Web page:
Disaster prevention begins with good human settlement design

A resettlement project in Malacatoya brought villagers from flood risk zones into a safer haven. Not only is the new settlement located in a higher zone where an inundation has never occurred, its design incorporates many principles to avoid future disasters, and involved the people themselves in the analysis.

The Casa de Los Tres Mundos acquired the property shortly after Hurricane Mitch devastated the zone in October 1998, in order to respond in a quick and sustainable manner to the needs of the population, with funds raised in Europe by the Foundation Pan y Arte.

The people formerly lived in villages situated along the river bed, some practically in the ravine, and were always at risk from floods. During the months of July, August and September, which is locally known as “winter” because of the abundant rains, the swelling of the Malacatoya and Tipitapa rivers, leaves the region “incomunicado”. With Hurricane Mitch, the entire zone was inundated and in some cases the water level reached 1.5 m.

The primordial challenge in designing the new settlement was to ensure that water from the torrential rains would be evacuated naturally without causing damage to the houses. Thus, the project drew upon the wealth of experience from Cuba in its response to the recurring hurricanes and the accompanying floods that thrash through the Caribbean. It is interesting to note that the same hurricane and floods that destroyed thousands of homes and took hundreds of lives in the Dominican Republic, caused little damage and caused no loss of life in the neighboring island of Cuba.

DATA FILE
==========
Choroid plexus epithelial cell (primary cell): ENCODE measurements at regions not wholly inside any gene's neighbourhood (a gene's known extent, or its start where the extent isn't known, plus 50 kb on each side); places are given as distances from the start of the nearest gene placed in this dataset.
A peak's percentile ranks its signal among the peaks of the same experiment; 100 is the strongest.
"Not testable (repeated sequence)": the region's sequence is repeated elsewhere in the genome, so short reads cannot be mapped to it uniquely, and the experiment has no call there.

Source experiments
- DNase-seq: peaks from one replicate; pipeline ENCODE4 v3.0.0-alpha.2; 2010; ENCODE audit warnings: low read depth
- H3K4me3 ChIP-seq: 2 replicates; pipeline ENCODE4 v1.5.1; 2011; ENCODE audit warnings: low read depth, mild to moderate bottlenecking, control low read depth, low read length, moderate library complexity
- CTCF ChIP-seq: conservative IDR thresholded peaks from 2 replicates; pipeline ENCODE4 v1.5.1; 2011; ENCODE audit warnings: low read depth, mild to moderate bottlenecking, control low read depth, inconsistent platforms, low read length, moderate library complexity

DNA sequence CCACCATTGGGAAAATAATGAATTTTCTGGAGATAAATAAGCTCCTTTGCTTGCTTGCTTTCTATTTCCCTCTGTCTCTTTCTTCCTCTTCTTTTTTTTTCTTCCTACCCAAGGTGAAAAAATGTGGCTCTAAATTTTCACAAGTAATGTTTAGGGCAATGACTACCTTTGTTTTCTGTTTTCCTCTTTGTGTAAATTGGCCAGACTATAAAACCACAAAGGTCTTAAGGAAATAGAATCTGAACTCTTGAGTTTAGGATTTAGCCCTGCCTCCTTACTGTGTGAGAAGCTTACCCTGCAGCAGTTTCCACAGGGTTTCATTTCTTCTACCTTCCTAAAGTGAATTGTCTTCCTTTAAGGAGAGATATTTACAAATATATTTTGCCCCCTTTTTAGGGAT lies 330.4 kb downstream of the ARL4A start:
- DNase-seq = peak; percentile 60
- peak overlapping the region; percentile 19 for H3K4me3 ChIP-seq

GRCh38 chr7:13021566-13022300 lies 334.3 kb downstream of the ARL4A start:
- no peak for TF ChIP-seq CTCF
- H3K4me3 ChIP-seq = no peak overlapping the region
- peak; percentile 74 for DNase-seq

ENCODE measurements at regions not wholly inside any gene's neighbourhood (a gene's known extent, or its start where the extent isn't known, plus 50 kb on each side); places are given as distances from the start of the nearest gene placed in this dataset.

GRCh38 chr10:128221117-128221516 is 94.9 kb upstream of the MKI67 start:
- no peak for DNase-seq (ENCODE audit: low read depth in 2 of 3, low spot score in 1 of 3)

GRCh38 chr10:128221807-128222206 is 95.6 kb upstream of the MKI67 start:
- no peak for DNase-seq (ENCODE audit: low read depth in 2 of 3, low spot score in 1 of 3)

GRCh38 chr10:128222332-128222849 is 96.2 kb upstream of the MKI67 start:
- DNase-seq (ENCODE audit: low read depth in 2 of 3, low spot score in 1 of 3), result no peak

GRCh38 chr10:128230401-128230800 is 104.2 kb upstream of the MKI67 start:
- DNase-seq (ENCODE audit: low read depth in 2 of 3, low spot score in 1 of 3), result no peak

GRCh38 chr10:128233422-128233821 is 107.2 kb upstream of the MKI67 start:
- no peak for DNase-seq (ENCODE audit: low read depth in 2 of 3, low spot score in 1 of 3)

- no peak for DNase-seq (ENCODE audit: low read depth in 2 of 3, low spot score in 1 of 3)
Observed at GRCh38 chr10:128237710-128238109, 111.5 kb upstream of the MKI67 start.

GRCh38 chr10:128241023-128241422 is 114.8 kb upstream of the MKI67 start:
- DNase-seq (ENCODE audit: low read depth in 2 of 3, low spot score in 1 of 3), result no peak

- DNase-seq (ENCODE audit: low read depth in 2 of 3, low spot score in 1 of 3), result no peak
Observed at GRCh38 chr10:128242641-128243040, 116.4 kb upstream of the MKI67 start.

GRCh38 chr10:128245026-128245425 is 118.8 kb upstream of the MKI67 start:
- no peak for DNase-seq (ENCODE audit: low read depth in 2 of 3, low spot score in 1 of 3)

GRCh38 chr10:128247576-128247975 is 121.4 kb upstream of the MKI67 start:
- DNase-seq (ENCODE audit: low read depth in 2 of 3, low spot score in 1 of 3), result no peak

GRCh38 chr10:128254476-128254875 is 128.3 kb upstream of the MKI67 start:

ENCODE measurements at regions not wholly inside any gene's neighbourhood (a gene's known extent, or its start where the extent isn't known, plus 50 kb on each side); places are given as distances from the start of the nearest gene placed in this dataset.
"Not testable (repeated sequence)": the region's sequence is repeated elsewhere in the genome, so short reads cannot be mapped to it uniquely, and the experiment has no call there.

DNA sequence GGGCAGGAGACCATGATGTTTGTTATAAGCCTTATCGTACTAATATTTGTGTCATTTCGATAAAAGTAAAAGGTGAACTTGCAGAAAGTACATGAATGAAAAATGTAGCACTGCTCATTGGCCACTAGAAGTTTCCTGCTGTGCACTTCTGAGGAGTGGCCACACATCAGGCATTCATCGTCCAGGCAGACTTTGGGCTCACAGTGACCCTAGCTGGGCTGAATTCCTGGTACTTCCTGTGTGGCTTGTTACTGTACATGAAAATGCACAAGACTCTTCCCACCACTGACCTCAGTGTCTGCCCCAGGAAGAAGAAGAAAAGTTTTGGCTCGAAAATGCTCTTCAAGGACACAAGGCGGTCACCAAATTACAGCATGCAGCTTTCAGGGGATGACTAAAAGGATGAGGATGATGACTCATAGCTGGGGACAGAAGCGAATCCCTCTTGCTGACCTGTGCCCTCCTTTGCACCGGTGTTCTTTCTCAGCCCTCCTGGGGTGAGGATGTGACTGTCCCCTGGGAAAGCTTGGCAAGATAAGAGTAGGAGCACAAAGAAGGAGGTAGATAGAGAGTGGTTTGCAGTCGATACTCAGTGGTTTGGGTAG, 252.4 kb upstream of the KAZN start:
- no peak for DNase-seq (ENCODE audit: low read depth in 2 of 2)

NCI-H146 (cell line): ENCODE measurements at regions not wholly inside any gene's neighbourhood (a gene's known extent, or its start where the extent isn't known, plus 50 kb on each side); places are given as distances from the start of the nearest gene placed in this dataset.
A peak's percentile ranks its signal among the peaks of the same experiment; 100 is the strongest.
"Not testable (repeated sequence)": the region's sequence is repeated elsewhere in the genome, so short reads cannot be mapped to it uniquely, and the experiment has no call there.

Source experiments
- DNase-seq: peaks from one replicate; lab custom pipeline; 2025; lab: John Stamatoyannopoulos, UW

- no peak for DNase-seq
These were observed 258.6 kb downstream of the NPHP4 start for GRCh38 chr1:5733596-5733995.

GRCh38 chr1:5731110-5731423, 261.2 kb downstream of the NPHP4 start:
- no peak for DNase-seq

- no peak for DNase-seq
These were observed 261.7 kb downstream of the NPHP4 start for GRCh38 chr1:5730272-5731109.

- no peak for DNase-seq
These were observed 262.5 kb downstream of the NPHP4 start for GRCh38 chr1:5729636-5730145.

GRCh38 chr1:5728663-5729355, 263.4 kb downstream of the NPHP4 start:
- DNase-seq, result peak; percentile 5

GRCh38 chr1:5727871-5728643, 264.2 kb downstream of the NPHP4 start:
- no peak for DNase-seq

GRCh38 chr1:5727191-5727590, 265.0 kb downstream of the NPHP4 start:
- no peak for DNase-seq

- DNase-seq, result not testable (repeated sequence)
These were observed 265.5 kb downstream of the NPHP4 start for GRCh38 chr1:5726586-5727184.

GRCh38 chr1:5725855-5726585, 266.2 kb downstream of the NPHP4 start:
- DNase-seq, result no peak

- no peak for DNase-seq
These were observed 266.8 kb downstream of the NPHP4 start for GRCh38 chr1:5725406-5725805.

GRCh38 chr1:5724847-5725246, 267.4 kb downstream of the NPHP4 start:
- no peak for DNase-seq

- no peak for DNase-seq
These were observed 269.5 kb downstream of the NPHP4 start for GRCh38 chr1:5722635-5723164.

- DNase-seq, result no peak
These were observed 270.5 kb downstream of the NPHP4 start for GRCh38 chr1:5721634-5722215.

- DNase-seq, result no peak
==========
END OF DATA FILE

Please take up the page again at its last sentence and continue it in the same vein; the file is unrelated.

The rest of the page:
The design and planning of the settlement was carried out by two specialists from CIDEM at the University of Santa Clara, Pedro Nolasco Ruiz, professor of engineering, and architect Eduardo Camero.

In a first stage they visited all the communities in the risk zone and explained the ideas of the project. The inhabitants themselves made a selection of the families that had the most critical living situation and who wished to move to the new settlement.

Their overall design included plans for roads and paths, electrical and sanitary installations, as well as community buildings such as a health center, pavilions for women and for children. Prof. Ruiz brought his multi-disciplinary technical knowledge into this task.

As to the houses, the challenge was to achieve a basic design that, through various ways of treating the roofs, allows the houses to look different from one another. Architect Camero responded to this challenge in a creative manner. Through a participatory approach, whereby each beneficiary was able to express how they would like their future home, designs emerged that later became the reality of the houses the people built under the guidance of Grupo Sofonias.

The variations in the designs provide a richness of architectural expression in a new settlement planned to prevent the recurring floods from affecting the homes of the families.

Malacatoya is a living example of architectural design and human settlement planning that demonstrates to all nations threatened by hurricanes and floods the wisdom of an integrated and participatory approach that draws upon experiences

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Pedro Seijo
Cuban
Professor of Civil Engineering
Spanish, English
Teaching, ecomaterials workshop management, research (municipal waste)

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